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TECHNICAL PAPERS

Utilizing Diverse Feature Data for Reconstruction of Scanned Object as a Basis for Inspection

[+] Author and Article Information
A. Miropolsky

Laboratory for CAD and Lifecycle Engineering, Department of Mechanical Engineering,  Technion-Israel Institute of Technology, Haifa 32000, Israelmealexm@technion.ac.il

A. Fischer

Laboratory for CAD and Lifecycle Engineering, Department of Mechanical Engineering,  Technion-Israel Institute of Technology, Haifa 32000, Israelmeranath@technion.ac.il

J. Comput. Inf. Sci. Eng 7(3), 211-224 (Jul 11, 2007) (14 pages) doi:10.1115/1.2768370 History: Received September 30, 2006; Revised July 11, 2007

Inspection of machined objects is one of the most important quality control tasks in the manufacturing industry. Ideally, inspection processes should be able to work directly on scan point data. Scan data, however, are typically very large scale (i.e., many points), unorganized, noisy, and incomplete. Therefore, direct processing of scanned points is problematic. Many of these problems may be reduced if reconstruction methods exploit diverse scan data, that is, information about the properties of the scanned object. This paper describes this concept and proposes new methods for extraction and processing of diverse scan data: (1) extraction (detection of a scanned object’s sharp features by the sharp feature detection method) and (2) processing (scan data reduction by the geometric bilateral filter method). The proposed methods are applied directly on the scanned points and are completely automatic, fast, and straightforward to implement. Finally, this paper demonstrates the integration of the proposed methods into the computational inspection process.

Copyright © 2007 by American Society of Mechanical Engineers
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Figures

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Figure 1

Analysis of the surface points: (a) point neighborhood; (b) neighborhood XZ section

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Figure 2

Decomposition of the local surface area: (a) the nearest neighborhood of the surface sharp edge point, (b) neighborhood XY section, (c) neighborhood YZ section, and (d) neighborhood XZ section

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Figure 3

18 neighborhood of the voxel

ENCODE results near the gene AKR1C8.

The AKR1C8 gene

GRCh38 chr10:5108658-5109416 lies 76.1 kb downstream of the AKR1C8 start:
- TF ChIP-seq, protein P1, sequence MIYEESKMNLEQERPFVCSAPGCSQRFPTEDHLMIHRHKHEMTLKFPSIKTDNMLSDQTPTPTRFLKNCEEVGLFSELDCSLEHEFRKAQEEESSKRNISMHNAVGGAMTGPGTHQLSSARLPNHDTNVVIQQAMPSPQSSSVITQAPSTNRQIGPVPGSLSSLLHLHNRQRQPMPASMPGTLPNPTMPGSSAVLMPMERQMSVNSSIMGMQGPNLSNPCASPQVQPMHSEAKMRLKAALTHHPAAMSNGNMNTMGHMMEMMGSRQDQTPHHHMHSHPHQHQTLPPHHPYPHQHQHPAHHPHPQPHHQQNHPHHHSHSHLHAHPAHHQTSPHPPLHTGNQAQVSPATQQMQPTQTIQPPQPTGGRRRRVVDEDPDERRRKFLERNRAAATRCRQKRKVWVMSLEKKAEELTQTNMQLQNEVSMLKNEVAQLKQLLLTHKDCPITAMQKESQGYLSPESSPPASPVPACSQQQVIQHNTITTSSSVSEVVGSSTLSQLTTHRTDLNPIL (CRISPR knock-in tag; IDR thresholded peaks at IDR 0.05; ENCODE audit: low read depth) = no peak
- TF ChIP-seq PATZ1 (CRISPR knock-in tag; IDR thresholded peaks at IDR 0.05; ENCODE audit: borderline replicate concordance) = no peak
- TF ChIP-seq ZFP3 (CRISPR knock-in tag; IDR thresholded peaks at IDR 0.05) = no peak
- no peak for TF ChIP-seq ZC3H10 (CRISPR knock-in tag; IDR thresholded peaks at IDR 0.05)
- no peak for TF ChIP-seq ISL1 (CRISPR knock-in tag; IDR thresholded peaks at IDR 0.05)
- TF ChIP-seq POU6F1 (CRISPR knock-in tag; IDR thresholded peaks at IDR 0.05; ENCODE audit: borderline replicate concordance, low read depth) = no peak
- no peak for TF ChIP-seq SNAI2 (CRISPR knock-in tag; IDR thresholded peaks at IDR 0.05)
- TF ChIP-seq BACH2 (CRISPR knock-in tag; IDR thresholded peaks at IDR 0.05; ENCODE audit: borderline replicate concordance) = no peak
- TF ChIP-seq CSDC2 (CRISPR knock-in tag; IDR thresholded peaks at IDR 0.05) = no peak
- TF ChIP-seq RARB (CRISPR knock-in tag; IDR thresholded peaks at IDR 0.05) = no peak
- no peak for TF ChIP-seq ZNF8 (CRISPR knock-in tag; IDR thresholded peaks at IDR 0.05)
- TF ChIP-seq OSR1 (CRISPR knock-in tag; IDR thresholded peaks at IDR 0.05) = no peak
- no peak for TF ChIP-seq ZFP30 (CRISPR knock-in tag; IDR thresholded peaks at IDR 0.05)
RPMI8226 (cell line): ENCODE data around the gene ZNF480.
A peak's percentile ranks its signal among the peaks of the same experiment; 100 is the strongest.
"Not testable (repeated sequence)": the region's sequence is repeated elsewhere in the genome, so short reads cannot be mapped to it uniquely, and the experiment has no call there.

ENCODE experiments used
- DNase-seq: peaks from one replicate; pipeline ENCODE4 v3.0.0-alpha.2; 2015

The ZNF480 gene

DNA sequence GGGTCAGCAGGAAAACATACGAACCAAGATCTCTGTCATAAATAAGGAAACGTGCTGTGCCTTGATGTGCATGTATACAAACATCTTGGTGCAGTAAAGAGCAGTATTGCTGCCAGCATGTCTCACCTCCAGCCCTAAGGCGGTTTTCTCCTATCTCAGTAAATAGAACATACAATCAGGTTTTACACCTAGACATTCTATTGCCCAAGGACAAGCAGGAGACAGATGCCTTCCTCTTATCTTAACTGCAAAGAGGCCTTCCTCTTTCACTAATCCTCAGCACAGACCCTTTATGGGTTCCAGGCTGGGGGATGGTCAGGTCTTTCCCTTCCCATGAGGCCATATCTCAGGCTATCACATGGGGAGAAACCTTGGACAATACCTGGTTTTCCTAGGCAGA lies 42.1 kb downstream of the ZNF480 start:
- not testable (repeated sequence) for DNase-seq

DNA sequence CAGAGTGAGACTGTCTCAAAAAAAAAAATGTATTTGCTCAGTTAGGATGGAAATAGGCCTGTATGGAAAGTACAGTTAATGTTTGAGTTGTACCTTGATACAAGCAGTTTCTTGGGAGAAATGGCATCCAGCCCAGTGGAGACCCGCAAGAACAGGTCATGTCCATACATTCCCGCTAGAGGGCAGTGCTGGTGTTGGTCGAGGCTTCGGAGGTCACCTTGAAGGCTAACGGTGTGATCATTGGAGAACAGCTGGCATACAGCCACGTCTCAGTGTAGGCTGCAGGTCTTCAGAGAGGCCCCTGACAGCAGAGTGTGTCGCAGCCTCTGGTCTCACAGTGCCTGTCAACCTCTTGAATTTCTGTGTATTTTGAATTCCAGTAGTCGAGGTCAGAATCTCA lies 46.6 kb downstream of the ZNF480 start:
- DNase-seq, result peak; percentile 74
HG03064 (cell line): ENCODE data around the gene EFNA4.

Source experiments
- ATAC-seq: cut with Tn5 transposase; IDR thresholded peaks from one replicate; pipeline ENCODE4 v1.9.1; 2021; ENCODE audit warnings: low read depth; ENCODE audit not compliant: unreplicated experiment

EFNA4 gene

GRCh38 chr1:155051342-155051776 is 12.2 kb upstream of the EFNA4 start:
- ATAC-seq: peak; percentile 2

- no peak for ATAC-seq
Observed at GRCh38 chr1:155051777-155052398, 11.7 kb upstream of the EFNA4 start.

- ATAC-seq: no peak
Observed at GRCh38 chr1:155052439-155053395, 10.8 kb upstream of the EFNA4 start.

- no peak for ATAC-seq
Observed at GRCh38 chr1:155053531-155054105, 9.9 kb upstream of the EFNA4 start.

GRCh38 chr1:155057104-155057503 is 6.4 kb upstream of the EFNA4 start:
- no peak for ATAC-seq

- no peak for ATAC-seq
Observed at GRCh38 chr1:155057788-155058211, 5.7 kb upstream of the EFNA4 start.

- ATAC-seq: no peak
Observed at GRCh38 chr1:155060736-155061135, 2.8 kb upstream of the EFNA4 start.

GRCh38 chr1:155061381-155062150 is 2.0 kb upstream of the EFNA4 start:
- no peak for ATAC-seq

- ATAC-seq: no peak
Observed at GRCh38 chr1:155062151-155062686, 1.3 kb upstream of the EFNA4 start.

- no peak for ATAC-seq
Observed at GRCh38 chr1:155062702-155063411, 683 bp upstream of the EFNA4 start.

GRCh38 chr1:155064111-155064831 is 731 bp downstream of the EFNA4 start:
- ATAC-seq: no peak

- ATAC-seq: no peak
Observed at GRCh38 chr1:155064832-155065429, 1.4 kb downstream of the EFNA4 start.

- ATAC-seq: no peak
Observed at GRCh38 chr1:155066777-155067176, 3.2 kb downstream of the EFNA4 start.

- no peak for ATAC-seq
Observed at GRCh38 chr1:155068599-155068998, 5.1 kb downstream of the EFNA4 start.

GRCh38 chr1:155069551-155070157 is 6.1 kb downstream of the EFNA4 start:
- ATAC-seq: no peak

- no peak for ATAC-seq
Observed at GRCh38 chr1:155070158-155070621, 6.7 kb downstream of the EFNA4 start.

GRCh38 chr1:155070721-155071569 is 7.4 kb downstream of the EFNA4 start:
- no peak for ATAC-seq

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Figure 13

Box (19,601 points): (a) reconstruction with mean filter (shrinkage); (b) reconstruction with GBF (no shrinkage)

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Figure 14

Mechanical part 1 (35,395 points): (a) estimated RSPs with detected features; (b) reconstructed from RSP mesh

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Figure 15

Mechanical part 2 (164,425 points): (a) estimated RSPs with detected features (coarse resolution), (b) estimated RSPs with detected features (fine resolution), (c) HSDM with detected sharp voxels, and (d) reconstruction from RSP mesh

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Figure 17

Aircraft (117,152 points): (a) HSDM with detected sharp voxels; (b) reconstructed from RSP mesh

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Figure 18

Blade (882,954 points): (a) reconstructed from RSP mesh; (b) mesh with detected features

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Figure 4

Sorting of scanned points: (a) cloud of scanned points; (b) HSDM

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Figure 5

Voxel neighbor configurations: ((a) and (b)) Sharp feature voxel configurations; (c) Nonsharp feature voxel configuration

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Figure 6

Feature classification: (a) surface boundary; (b) sharp edge; (c) sharp corner

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Figure 7

RSP definition: (a) RSP definition for different surface types; (b) thin feature; (c) interconnection of surfaces

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Figure 8

Image filtering: (a) Gauss filter; (b) bilateral filter

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Figure 9

Smoothing effect of low-pass filter: (a) reconstructed mesh; (b) mesh detail

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Figure 10

Similarity of radius vectors and surface normal

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Figure 11

Upgrading normal in concave case

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Figure 12

Proposed inspection approach

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Figure 16

Comparison of SFD method versus mesh-based detection: Mechanical part 1: (a) sharp edges detected on mesh with ordinary threshold technique; (b) sharp edges detected on scanned points with SFD method. Mechanical part 2: (c) sharp edges detected on mesh with ordinary threshold technique; (d) sharp edges detected on scanned points with the SFD method.

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